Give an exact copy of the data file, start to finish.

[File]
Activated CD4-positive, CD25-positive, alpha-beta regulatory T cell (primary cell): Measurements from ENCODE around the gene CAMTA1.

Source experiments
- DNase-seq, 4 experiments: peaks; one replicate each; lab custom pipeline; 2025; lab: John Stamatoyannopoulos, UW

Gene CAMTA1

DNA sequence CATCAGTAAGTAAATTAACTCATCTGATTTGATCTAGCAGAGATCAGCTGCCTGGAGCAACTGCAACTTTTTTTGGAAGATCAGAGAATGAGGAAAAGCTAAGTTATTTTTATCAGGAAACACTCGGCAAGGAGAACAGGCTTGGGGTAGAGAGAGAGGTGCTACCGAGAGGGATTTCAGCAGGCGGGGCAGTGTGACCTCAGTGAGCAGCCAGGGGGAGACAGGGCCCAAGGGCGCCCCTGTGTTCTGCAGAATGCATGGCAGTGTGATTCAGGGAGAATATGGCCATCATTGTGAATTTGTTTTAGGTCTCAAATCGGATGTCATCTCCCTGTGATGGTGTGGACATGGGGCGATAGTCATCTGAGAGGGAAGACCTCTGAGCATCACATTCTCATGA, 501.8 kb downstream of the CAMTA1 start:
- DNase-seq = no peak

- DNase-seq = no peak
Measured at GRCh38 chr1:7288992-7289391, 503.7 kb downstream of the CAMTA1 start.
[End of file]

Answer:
Activated CD4-positive, CD25-positive, alpha-beta regulatory T cell (primary cell): Measurements from ENCODE around the gene CAMTA1.

Source experiments
- DNase-seq, 4 experiments: peaks; one replicate each; lab custom pipeline; 2025; lab: John Stamatoyannopoulos, UW

Gene CAMTA1

DNA sequence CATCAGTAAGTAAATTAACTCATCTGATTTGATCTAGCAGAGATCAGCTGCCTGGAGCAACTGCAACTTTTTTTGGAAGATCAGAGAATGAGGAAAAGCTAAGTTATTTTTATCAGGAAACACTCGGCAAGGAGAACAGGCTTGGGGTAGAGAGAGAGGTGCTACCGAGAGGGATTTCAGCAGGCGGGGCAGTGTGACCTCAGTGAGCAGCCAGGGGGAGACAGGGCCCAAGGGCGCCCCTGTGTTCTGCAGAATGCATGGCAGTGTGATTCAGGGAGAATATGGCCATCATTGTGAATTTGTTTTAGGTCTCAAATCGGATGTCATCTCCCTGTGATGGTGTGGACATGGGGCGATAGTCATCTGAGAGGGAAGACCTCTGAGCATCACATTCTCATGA, 501.8 kb downstream of the CAMTA1 start:
- DNase-seq = no peak

- DNase-seq = no peak
Measured at GRCh38 chr1:7288992-7289391, 503.7 kb downstream of the CAMTA1 start.